GE Blackout Busters (1967)
In 1967, in response to increased electric grid regulation, GE installed the first dedicated, combined-cycle plants in Ontario, Canada. For the City of Ottawa, it was the GE 11-MW FS3 model gas turbine and for Wolverine Electric of Ottawa, the 21-MW FS5 model was chosen. The Great Northeast Blackout in the fall of 1965 prompted regulators to require utility companies to install quick starting and compact power generating plants which would increase system reserve margins and help halt a blackout.
GE Frame 5 Upgrade (1970)
Frame 5 gas turbine model variations continued to be highly sought after not only by utility companies but also by industrial plants and factories. In response to a specific power consumption need, GE upgraded its Frame 5 gas turbine plant design to have the highest output rating yet of 24-MW. This install was for a smelting facility in Bahrain and was followed by many more.
GE Frame 7 Turbine (1970, 1971, 1972)
A new design emerges, the MS7000, which is a Frame 7 turbine. It’s rated at 47.2-MW. This prompts working with Alstom on the Frame 9 turbine, a 50 Hz design. This leads to several successful turbine lines developed in the 1970s including the 7E which was first put in service in Shoreham, UK, and the 7B rated at 51.8-MW.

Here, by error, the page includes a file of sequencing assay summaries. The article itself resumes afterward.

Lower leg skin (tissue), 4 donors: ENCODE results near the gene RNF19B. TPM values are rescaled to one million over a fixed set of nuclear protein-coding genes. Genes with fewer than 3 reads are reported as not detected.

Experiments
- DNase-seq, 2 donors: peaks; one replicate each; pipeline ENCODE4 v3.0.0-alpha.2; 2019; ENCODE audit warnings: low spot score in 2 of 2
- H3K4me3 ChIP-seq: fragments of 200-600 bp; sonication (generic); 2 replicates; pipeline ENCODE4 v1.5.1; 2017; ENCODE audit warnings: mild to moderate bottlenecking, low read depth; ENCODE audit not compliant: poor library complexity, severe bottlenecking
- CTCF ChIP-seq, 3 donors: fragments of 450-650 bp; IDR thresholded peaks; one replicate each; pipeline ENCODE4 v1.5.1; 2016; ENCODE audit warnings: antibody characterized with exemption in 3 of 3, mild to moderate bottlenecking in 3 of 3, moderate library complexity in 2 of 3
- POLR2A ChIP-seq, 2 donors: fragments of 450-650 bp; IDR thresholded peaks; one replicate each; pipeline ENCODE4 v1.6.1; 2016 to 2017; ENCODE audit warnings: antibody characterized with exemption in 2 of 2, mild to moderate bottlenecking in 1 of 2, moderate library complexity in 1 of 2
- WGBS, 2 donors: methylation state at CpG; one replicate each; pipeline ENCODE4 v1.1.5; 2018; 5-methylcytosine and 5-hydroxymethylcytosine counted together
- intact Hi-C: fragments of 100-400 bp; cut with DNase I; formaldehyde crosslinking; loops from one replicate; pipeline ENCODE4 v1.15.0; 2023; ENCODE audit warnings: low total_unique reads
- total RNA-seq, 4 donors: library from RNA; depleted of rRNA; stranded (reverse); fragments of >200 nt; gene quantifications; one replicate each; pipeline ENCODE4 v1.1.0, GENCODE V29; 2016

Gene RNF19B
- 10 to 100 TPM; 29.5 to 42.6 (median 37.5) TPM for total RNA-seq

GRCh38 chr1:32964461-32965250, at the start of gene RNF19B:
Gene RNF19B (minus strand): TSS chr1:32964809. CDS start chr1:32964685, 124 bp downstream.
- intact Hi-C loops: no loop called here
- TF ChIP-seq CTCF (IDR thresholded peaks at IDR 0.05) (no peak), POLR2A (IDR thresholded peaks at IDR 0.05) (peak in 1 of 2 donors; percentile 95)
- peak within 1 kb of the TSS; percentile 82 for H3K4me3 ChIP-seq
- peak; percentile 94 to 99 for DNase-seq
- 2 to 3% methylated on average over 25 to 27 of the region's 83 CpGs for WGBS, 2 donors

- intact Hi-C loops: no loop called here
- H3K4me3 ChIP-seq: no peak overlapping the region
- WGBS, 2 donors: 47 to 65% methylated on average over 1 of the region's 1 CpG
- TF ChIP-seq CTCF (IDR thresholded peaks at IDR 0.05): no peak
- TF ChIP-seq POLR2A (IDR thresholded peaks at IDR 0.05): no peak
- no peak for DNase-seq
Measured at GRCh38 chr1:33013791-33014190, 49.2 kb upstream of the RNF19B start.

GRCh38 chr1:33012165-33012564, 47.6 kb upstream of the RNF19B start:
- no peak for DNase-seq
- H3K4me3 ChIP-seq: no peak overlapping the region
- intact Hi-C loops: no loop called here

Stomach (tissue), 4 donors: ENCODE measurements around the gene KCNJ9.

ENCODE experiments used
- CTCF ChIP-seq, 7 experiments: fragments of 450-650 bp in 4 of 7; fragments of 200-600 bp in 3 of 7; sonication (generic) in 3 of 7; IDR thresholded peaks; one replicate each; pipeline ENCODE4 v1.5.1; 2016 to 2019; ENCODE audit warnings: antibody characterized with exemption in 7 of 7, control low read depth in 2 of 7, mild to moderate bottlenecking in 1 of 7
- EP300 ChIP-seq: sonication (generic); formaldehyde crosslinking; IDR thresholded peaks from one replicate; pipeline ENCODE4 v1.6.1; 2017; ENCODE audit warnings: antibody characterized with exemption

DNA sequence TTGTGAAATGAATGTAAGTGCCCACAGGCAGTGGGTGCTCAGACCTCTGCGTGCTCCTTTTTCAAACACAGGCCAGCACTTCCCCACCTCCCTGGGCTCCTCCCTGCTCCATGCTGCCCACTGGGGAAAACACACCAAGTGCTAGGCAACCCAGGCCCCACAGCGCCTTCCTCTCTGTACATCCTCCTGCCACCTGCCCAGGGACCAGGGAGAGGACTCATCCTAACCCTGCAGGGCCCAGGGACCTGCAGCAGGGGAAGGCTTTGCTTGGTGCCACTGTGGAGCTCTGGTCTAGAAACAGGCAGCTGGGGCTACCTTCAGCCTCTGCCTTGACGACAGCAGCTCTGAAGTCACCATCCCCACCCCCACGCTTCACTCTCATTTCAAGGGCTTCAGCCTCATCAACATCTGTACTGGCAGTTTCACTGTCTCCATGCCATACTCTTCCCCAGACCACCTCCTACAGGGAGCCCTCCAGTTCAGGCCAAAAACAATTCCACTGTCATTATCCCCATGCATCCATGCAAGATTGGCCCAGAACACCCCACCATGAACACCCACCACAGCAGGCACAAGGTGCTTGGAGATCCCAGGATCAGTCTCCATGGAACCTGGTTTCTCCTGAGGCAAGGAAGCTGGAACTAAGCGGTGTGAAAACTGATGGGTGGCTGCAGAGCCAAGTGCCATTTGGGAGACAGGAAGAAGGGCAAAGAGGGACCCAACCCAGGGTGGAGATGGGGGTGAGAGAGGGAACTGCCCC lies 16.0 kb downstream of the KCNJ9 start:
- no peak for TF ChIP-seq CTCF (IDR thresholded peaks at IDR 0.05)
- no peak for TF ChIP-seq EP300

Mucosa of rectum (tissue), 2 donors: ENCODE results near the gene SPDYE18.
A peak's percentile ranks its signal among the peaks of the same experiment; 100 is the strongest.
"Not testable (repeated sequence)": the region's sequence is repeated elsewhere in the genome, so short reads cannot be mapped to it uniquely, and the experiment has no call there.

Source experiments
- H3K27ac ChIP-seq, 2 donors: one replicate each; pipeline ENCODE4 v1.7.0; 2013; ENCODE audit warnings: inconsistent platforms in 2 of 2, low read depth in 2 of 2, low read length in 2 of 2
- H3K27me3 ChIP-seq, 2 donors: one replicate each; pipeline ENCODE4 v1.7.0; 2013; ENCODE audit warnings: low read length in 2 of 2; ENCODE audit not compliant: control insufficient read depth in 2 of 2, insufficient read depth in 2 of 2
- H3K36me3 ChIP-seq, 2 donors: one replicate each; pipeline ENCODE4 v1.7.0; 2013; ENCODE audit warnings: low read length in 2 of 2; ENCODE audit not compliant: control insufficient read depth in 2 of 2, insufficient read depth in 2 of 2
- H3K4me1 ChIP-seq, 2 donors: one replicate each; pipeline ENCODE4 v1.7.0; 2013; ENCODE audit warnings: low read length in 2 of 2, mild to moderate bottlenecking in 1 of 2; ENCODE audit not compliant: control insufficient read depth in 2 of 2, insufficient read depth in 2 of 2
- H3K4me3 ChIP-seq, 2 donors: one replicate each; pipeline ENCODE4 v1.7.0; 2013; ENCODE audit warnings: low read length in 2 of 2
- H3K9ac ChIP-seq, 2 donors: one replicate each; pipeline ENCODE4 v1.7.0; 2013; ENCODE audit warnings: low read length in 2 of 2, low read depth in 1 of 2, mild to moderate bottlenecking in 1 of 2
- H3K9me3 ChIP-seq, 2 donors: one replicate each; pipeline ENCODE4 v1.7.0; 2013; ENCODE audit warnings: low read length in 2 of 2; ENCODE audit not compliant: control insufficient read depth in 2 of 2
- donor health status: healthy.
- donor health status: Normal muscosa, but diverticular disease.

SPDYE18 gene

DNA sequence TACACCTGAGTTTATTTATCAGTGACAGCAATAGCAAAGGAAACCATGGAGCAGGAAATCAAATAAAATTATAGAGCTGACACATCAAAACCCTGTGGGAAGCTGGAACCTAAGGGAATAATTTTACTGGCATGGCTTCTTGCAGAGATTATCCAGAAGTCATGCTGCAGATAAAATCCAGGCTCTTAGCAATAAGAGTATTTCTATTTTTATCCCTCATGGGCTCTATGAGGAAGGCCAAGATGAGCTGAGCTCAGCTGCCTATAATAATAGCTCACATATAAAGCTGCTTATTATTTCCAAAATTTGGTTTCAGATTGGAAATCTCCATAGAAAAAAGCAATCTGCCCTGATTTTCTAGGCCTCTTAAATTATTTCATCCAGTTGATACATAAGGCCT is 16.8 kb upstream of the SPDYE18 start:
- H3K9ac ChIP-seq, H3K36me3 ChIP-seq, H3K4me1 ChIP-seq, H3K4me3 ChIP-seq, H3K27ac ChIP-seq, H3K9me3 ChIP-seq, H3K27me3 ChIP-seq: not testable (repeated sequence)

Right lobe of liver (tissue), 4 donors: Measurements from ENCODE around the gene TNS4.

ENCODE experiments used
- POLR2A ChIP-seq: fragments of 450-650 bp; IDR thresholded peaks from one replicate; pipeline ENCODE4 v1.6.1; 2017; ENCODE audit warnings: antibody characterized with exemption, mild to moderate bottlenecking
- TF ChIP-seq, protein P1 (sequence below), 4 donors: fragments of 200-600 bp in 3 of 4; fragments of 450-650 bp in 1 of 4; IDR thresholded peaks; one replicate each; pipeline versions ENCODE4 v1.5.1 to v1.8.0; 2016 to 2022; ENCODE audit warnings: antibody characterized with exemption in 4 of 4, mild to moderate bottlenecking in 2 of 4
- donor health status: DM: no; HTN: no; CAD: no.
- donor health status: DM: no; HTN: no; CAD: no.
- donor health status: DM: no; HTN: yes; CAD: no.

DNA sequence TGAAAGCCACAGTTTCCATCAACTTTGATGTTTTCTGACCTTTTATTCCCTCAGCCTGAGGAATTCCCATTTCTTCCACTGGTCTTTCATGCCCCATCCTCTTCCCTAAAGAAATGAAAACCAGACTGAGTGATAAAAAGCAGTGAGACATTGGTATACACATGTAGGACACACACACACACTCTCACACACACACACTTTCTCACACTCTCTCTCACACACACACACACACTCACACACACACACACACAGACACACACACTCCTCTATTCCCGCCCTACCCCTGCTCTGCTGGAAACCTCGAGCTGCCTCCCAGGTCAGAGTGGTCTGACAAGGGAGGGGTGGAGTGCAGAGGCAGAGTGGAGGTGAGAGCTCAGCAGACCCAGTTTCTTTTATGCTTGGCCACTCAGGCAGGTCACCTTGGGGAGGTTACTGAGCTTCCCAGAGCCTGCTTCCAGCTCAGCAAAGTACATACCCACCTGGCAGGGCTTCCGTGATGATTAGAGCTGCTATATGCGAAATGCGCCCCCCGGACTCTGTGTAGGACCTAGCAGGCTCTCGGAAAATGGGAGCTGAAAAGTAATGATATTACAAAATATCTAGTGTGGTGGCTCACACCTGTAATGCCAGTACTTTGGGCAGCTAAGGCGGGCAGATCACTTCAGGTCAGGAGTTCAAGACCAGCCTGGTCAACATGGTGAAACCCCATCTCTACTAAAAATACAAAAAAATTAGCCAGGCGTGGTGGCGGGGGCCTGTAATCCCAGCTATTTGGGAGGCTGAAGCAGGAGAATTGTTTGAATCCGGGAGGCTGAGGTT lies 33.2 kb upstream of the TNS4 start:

GE Frame 9 (1975)
The GE Frame 9 debuts for the French utility company, EDF, with an 80.7-MW rating.
GE Frame 6B (1978)
The Glendive station of the Montana-Dakota Utilities system sees the first 6B turbine installed. This becomes the first of many hundreds installed around the world and is still in use to this day. With ongoing line upgrades and technology improvements, the 6B model continues to be a competitive option in the gas turbine marketplace.
GE F-Class Machines (1990)
In 1990, the first F-class machine was installed at the Chesterfield Power Station for the Virginia Electric and Power Company. For simple cycle service, it was rated for 147-MW, whereas in combined cycle mode, the output regularly reached 214-MW. With more than 1,500 turbines installed, the F-class has proven to be one of the most versatile gas turbine lines for GE and is currently available in simple and combined cycle models with outputs from 51-MW to over 1,000-MW.